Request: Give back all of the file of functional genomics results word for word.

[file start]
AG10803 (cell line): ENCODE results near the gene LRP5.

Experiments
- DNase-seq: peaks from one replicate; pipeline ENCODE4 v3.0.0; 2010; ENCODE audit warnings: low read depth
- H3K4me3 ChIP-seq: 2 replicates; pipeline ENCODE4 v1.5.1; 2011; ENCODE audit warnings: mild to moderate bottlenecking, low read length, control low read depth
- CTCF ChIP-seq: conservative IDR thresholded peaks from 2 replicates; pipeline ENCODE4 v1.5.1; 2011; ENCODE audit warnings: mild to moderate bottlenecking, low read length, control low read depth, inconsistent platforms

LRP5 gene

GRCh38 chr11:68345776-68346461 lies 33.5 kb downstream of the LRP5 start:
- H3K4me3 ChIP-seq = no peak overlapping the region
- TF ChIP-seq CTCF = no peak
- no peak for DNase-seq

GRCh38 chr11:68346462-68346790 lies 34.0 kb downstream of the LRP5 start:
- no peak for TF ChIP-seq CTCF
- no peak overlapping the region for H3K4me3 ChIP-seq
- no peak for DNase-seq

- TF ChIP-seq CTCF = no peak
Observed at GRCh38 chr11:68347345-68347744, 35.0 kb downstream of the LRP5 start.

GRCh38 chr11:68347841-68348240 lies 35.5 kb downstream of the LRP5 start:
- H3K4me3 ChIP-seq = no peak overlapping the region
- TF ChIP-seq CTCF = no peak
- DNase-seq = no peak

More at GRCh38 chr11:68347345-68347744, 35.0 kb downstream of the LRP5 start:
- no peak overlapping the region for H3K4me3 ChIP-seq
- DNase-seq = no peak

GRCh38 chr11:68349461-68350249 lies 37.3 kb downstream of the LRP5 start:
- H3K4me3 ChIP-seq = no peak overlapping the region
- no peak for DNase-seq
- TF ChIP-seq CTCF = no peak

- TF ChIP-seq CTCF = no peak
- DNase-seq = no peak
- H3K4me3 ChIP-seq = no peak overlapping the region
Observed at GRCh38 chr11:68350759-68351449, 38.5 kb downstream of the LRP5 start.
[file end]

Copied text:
AG10803 (cell line): ENCODE results near the gene LRP5.

Experiments
- DNase-seq: peaks from one replicate; pipeline ENCODE4 v3.0.0; 2010; ENCODE audit warnings: low read depth
- H3K4me3 ChIP-seq: 2 replicates; pipeline ENCODE4 v1.5.1; 2011; ENCODE audit warnings: mild to moderate bottlenecking, low read length, control low read depth
- CTCF ChIP-seq: conservative IDR thresholded peaks from 2 replicates; pipeline ENCODE4 v1.5.1; 2011; ENCODE audit warnings: mild to moderate bottlenecking, low read length, control low read depth, inconsistent platforms

LRP5 gene

GRCh38 chr11:68345776-68346461 lies 33.5 kb downstream of the LRP5 start:
- H3K4me3 ChIP-seq = no peak overlapping the region
- TF ChIP-seq CTCF = no peak
- no peak for DNase-seq

GRCh38 chr11:68346462-68346790 lies 34.0 kb downstream of the LRP5 start:
- no peak for TF ChIP-seq CTCF
- no peak overlapping the region for H3K4me3 ChIP-seq
- no peak for DNase-seq

- TF ChIP-seq CTCF = no peak
Observed at GRCh38 chr11:68347345-68347744, 35.0 kb downstream of the LRP5 start.

GRCh38 chr11:68347841-68348240 lies 35.5 kb downstream of the LRP5 start:
- H3K4me3 ChIP-seq = no peak overlapping the region
- TF ChIP-seq CTCF = no peak
- DNase-seq = no peak

More at GRCh38 chr11:68347345-68347744, 35.0 kb downstream of the LRP5 start:
- no peak overlapping the region for H3K4me3 ChIP-seq
- DNase-seq = no peak

GRCh38 chr11:68349461-68350249 lies 37.3 kb downstream of the LRP5 start:
- H3K4me3 ChIP-seq = no peak overlapping the region
- no peak for DNase-seq
- TF ChIP-seq CTCF = no peak

- TF ChIP-seq CTCF = no peak
- DNase-seq = no peak
- H3K4me3 ChIP-seq = no peak overlapping the region
Observed at GRCh38 chr11:68350759-68351449, 38.5 kb downstream of the LRP5 start.